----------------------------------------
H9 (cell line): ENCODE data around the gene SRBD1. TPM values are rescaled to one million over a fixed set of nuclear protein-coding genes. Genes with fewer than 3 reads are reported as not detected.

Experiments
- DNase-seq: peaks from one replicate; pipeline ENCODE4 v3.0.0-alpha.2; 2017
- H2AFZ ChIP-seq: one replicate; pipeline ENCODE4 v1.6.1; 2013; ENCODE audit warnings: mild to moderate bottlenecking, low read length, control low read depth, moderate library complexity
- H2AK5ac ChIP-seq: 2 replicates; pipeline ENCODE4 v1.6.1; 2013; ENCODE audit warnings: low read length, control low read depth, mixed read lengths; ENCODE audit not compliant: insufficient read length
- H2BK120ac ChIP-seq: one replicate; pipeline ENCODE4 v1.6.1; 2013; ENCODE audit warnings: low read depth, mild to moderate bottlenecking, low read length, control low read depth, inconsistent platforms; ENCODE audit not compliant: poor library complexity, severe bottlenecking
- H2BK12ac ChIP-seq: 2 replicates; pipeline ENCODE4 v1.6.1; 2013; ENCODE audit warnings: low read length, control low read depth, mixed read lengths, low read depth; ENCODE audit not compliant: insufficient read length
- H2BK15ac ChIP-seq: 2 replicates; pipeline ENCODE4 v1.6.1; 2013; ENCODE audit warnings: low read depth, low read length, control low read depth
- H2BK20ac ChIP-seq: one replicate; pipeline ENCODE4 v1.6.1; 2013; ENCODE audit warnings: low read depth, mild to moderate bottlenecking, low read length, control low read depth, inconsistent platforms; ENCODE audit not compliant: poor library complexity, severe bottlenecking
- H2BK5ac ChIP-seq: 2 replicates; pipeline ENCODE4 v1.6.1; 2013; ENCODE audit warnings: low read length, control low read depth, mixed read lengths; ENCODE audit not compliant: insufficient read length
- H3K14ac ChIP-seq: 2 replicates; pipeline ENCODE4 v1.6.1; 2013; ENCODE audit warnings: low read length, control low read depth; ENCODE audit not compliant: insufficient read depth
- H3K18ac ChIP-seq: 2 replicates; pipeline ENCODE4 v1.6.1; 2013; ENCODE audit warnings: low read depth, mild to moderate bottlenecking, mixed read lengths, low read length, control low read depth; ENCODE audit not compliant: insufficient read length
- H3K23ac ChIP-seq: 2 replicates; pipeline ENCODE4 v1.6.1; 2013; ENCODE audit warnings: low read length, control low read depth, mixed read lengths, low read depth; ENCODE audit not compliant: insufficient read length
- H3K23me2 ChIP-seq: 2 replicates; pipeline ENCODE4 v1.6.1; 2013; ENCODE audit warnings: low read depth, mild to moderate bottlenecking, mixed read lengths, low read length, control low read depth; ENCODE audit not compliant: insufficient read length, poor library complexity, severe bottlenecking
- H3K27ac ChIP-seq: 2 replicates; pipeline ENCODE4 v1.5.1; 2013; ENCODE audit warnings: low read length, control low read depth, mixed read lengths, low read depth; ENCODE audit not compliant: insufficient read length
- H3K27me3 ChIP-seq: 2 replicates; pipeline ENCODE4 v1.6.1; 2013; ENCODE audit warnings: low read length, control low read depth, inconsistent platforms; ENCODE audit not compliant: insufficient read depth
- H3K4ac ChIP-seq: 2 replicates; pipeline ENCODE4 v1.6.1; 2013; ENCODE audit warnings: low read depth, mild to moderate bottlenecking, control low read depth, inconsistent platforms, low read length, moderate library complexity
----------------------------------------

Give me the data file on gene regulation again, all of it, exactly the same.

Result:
H9 (cell line): ENCODE data around the gene SRBD1. TPM values are rescaled to one million over a fixed set of nuclear protein-coding genes. Genes with fewer than 3 reads are reported as not detected.

Experiments
- DNase-seq: peaks from one replicate; pipeline ENCODE4 v3.0.0-alpha.2; 2017
- H2AFZ ChIP-seq: one replicate; pipeline ENCODE4 v1.6.1; 2013; ENCODE audit warnings: mild to moderate bottlenecking, low read length, control low read depth, moderate library complexity
- H2AK5ac ChIP-seq: 2 replicates; pipeline ENCODE4 v1.6.1; 2013; ENCODE audit warnings: low read length, control low read depth, mixed read lengths; ENCODE audit not compliant: insufficient read length
- H2BK120ac ChIP-seq: one replicate; pipeline ENCODE4 v1.6.1; 2013; ENCODE audit warnings: low read depth, mild to moderate bottlenecking, low read length, control low read depth, inconsistent platforms; ENCODE audit not compliant: poor library complexity, severe bottlenecking
- H2BK12ac ChIP-seq: 2 replicates; pipeline ENCODE4 v1.6.1; 2013; ENCODE audit warnings: low read length, control low read depth, mixed read lengths, low read depth; ENCODE audit not compliant: insufficient read length
- H2BK15ac ChIP-seq: 2 replicates; pipeline ENCODE4 v1.6.1; 2013; ENCODE audit warnings: low read depth, low read length, control low read depth
- H2BK20ac ChIP-seq: one replicate; pipeline ENCODE4 v1.6.1; 2013; ENCODE audit warnings: low read depth, mild to moderate bottlenecking, low read length, control low read depth, inconsistent platforms; ENCODE audit not compliant: poor library complexity, severe bottlenecking
- H2BK5ac ChIP-seq: 2 replicates; pipeline ENCODE4 v1.6.1; 2013; ENCODE audit warnings: low read length, control low read depth, mixed read lengths; ENCODE audit not compliant: insufficient read length
- H3K14ac ChIP-seq: 2 replicates; pipeline ENCODE4 v1.6.1; 2013; ENCODE audit warnings: low read length, control low read depth; ENCODE audit not compliant: insufficient read depth
- H3K18ac ChIP-seq: 2 replicates; pipeline ENCODE4 v1.6.1; 2013; ENCODE audit warnings: low read depth, mild to moderate bottlenecking, mixed read lengths, low read length, control low read depth; ENCODE audit not compliant: insufficient read length
- H3K23ac ChIP-seq: 2 replicates; pipeline ENCODE4 v1.6.1; 2013; ENCODE audit warnings: low read length, control low read depth, mixed read lengths, low read depth; ENCODE audit not compliant: insufficient read length
- H3K23me2 ChIP-seq: 2 replicates; pipeline ENCODE4 v1.6.1; 2013; ENCODE audit warnings: low read depth, mild to moderate bottlenecking, mixed read lengths, low read length, control low read depth; ENCODE audit not compliant: insufficient read length, poor library complexity, severe bottlenecking
- H3K27ac ChIP-seq: 2 replicates; pipeline ENCODE4 v1.5.1; 2013; ENCODE audit warnings: low read length, control low read depth, mixed read lengths, low read depth; ENCODE audit not compliant: insufficient read length
- H3K27me3 ChIP-seq: 2 replicates; pipeline ENCODE4 v1.6.1; 2013; ENCODE audit warnings: low read length, control low read depth, inconsistent platforms; ENCODE audit not compliant: insufficient read depth
- H3K4ac ChIP-seq: 2 replicates; pipeline ENCODE4 v1.6.1; 2013; ENCODE audit warnings: low read depth, mild to moderate bottlenecking, control low read depth, inconsistent platforms, low read length, moderate library complexity